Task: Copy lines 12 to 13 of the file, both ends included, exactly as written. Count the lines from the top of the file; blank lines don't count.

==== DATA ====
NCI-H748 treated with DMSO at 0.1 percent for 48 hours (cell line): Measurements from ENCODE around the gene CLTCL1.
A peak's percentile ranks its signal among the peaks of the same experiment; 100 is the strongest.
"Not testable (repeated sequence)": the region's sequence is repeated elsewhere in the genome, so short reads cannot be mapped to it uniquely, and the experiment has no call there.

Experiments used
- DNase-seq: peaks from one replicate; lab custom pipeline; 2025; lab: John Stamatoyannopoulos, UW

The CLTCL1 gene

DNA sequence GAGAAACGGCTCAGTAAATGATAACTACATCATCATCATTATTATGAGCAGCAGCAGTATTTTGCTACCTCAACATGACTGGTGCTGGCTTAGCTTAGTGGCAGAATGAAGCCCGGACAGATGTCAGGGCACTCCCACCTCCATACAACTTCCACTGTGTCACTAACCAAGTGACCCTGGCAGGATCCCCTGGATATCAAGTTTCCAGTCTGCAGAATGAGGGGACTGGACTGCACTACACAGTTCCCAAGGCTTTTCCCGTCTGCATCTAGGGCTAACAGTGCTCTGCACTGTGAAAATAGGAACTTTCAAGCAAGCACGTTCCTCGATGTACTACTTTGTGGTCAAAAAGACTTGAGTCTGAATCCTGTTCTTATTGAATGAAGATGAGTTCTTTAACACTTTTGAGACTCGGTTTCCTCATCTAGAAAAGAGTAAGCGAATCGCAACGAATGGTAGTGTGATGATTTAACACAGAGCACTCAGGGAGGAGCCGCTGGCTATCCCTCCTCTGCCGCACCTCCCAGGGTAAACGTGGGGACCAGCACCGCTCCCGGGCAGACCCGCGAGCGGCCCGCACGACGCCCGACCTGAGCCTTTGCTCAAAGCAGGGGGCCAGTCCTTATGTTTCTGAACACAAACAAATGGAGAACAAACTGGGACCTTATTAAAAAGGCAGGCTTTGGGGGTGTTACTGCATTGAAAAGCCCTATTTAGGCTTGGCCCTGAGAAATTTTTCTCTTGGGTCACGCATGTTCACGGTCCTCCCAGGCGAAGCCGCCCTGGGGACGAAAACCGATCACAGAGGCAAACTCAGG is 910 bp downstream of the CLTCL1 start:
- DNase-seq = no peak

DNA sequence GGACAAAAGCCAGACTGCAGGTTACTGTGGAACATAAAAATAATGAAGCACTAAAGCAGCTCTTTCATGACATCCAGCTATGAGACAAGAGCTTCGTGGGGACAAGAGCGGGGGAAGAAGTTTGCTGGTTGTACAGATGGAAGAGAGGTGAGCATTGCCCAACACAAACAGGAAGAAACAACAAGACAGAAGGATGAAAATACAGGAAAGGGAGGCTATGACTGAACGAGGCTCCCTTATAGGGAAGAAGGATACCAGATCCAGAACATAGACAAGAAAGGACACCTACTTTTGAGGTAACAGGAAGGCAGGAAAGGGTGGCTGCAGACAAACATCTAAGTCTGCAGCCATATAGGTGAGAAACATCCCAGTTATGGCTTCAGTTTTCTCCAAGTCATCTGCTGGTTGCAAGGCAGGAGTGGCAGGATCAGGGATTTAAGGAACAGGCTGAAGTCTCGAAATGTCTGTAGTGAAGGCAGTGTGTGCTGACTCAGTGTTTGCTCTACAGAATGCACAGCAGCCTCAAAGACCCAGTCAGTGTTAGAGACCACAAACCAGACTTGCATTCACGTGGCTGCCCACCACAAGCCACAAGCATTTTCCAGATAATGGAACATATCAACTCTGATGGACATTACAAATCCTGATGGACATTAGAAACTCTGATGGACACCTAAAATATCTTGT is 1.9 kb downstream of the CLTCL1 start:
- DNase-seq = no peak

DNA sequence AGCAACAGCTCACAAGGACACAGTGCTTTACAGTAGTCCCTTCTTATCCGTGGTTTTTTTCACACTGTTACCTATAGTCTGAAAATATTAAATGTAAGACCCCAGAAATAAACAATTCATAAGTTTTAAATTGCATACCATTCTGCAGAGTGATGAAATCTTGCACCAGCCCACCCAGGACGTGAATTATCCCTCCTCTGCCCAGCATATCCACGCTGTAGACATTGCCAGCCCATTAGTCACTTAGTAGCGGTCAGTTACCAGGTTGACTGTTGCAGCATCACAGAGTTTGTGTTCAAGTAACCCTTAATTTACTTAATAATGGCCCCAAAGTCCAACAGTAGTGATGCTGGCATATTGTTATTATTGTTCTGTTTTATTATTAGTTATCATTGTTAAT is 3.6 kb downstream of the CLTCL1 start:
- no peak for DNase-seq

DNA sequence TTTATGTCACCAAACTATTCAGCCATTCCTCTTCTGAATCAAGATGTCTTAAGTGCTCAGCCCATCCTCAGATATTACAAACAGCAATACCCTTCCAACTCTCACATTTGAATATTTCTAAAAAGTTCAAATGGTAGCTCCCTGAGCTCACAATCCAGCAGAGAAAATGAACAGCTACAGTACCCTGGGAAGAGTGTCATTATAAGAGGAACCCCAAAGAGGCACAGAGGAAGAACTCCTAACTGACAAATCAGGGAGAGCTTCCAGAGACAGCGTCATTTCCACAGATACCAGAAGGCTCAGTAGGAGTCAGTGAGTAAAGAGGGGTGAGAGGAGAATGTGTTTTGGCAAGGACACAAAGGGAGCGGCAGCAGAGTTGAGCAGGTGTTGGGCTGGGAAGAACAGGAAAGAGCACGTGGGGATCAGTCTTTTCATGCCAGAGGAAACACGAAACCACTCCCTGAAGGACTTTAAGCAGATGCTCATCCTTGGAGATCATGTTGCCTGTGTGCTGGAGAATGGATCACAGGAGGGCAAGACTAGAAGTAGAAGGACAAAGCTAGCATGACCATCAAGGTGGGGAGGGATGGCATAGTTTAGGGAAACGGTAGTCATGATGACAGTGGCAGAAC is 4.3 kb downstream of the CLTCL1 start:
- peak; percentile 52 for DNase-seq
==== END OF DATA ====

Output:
- no peak for DNase-seq

DNA sequence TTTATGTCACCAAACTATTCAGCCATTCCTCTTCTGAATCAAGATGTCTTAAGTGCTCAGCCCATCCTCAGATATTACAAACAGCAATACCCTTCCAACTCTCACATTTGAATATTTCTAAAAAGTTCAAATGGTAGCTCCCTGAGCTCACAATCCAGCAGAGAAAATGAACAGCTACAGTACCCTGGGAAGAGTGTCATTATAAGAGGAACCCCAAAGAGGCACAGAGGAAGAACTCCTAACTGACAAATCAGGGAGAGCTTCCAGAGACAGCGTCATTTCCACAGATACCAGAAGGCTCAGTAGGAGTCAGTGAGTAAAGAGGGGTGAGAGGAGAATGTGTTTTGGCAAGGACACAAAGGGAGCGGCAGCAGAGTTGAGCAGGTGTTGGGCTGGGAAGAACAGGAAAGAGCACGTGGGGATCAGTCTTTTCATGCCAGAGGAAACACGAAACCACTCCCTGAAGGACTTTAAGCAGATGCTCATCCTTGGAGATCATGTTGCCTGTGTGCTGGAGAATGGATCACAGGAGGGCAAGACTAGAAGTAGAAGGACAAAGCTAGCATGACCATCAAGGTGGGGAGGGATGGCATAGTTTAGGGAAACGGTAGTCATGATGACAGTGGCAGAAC is 4.3 kb downstream of the CLTCL1 start: